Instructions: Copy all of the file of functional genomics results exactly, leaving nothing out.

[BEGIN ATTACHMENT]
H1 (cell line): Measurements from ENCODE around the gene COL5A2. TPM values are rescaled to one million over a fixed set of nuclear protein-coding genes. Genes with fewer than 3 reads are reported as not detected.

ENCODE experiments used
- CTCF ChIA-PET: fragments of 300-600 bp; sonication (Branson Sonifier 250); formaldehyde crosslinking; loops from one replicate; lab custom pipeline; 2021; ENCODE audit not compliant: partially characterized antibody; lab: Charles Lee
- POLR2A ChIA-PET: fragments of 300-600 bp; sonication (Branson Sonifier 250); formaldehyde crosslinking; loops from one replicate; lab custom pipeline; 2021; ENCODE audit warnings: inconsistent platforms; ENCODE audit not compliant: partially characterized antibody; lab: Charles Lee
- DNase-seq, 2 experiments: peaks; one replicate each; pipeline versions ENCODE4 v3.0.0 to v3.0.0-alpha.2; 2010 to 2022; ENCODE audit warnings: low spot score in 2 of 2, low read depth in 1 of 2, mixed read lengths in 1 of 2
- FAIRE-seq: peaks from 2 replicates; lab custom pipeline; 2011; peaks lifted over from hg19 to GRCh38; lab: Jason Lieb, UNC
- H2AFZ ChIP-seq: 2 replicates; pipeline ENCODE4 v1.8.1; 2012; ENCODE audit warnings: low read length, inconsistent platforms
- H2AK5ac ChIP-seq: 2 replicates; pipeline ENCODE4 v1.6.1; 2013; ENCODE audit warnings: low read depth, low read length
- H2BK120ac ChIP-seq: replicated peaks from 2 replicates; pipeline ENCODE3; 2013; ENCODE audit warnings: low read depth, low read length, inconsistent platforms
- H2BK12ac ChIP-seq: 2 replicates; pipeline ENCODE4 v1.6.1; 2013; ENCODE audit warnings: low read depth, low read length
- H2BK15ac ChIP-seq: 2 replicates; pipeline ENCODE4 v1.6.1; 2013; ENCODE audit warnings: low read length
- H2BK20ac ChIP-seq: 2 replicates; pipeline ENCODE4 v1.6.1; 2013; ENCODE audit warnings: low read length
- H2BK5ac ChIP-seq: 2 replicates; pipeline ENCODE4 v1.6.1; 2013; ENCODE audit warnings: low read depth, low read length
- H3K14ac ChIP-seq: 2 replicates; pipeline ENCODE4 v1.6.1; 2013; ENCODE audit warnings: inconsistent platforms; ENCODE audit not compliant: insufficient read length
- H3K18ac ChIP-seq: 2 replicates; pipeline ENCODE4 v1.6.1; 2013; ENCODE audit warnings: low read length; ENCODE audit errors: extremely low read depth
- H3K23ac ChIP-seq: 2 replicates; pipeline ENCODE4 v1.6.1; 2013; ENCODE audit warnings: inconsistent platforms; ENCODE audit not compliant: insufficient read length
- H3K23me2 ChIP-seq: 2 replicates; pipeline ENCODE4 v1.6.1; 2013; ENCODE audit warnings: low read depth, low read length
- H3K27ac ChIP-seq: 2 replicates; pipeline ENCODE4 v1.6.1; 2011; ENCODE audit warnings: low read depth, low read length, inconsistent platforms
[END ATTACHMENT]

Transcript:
H1 (cell line): Measurements from ENCODE around the gene COL5A2. TPM values are rescaled to one million over a fixed set of nuclear protein-coding genes. Genes with fewer than 3 reads are reported as not detected.

ENCODE experiments used
- CTCF ChIA-PET: fragments of 300-600 bp; sonication (Branson Sonifier 250); formaldehyde crosslinking; loops from one replicate; lab custom pipeline; 2021; ENCODE audit not compliant: partially characterized antibody; lab: Charles Lee
- POLR2A ChIA-PET: fragments of 300-600 bp; sonication (Branson Sonifier 250); formaldehyde crosslinking; loops from one replicate; lab custom pipeline; 2021; ENCODE audit warnings: inconsistent platforms; ENCODE audit not compliant: partially characterized antibody; lab: Charles Lee
- DNase-seq, 2 experiments: peaks; one replicate each; pipeline versions ENCODE4 v3.0.0 to v3.0.0-alpha.2; 2010 to 2022; ENCODE audit warnings: low spot score in 2 of 2, low read depth in 1 of 2, mixed read lengths in 1 of 2
- FAIRE-seq: peaks from 2 replicates; lab custom pipeline; 2011; peaks lifted over from hg19 to GRCh38; lab: Jason Lieb, UNC
- H2AFZ ChIP-seq: 2 replicates; pipeline ENCODE4 v1.8.1; 2012; ENCODE audit warnings: low read length, inconsistent platforms
- H2AK5ac ChIP-seq: 2 replicates; pipeline ENCODE4 v1.6.1; 2013; ENCODE audit warnings: low read depth, low read length
- H2BK120ac ChIP-seq: replicated peaks from 2 replicates; pipeline ENCODE3; 2013; ENCODE audit warnings: low read depth, low read length, inconsistent platforms
- H2BK12ac ChIP-seq: 2 replicates; pipeline ENCODE4 v1.6.1; 2013; ENCODE audit warnings: low read depth, low read length
- H2BK15ac ChIP-seq: 2 replicates; pipeline ENCODE4 v1.6.1; 2013; ENCODE audit warnings: low read length
- H2BK20ac ChIP-seq: 2 replicates; pipeline ENCODE4 v1.6.1; 2013; ENCODE audit warnings: low read length
- H2BK5ac ChIP-seq: 2 replicates; pipeline ENCODE4 v1.6.1; 2013; ENCODE audit warnings: low read depth, low read length
- H3K14ac ChIP-seq: 2 replicates; pipeline ENCODE4 v1.6.1; 2013; ENCODE audit warnings: inconsistent platforms; ENCODE audit not compliant: insufficient read length
- H3K18ac ChIP-seq: 2 replicates; pipeline ENCODE4 v1.6.1; 2013; ENCODE audit warnings: low read length; ENCODE audit errors: extremely low read depth
- H3K23ac ChIP-seq: 2 replicates; pipeline ENCODE4 v1.6.1; 2013; ENCODE audit warnings: inconsistent platforms; ENCODE audit not compliant: insufficient read length
- H3K23me2 ChIP-seq: 2 replicates; pipeline ENCODE4 v1.6.1; 2013; ENCODE audit warnings: low read depth, low read length
- H3K27ac ChIP-seq: 2 replicates; pipeline ENCODE4 v1.6.1; 2011; ENCODE audit warnings: low read depth, low read length, inconsistent platforms